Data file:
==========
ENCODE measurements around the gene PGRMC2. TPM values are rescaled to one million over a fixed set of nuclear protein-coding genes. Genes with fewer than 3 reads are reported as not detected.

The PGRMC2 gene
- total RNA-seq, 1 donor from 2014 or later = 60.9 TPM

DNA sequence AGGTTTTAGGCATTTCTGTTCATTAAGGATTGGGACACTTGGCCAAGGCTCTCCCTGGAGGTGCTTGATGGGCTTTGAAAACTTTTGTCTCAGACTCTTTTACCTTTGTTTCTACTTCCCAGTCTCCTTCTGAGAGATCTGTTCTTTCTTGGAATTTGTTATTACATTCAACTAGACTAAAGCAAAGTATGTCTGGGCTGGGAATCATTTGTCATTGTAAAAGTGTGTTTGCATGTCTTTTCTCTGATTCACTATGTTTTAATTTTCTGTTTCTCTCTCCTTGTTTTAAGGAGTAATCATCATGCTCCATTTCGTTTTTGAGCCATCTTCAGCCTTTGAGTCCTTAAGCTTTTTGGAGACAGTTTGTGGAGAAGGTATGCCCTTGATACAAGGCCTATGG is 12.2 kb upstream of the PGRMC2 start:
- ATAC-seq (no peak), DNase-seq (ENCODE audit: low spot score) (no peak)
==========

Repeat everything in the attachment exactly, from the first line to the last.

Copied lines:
ENCODE measurements around the gene PGRMC2. TPM values are rescaled to one million over a fixed set of nuclear protein-coding genes. Genes with fewer than 3 reads are reported as not detected.

The PGRMC2 gene
- total RNA-seq, 1 donor from 2014 or later = 60.9 TPM

DNA sequence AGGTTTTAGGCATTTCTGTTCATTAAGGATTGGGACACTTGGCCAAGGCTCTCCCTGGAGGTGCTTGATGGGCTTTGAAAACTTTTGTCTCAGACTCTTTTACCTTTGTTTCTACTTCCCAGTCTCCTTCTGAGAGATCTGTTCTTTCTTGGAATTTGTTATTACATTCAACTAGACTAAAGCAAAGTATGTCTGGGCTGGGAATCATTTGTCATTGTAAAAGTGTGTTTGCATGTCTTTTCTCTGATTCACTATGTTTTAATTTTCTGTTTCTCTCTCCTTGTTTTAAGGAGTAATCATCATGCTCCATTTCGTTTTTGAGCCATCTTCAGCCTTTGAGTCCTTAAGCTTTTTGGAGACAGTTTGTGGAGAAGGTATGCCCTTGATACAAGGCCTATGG is 12.2 kb upstream of the PGRMC2 start:
- ATAC-seq (no peak), DNase-seq (ENCODE audit: low spot score) (no peak)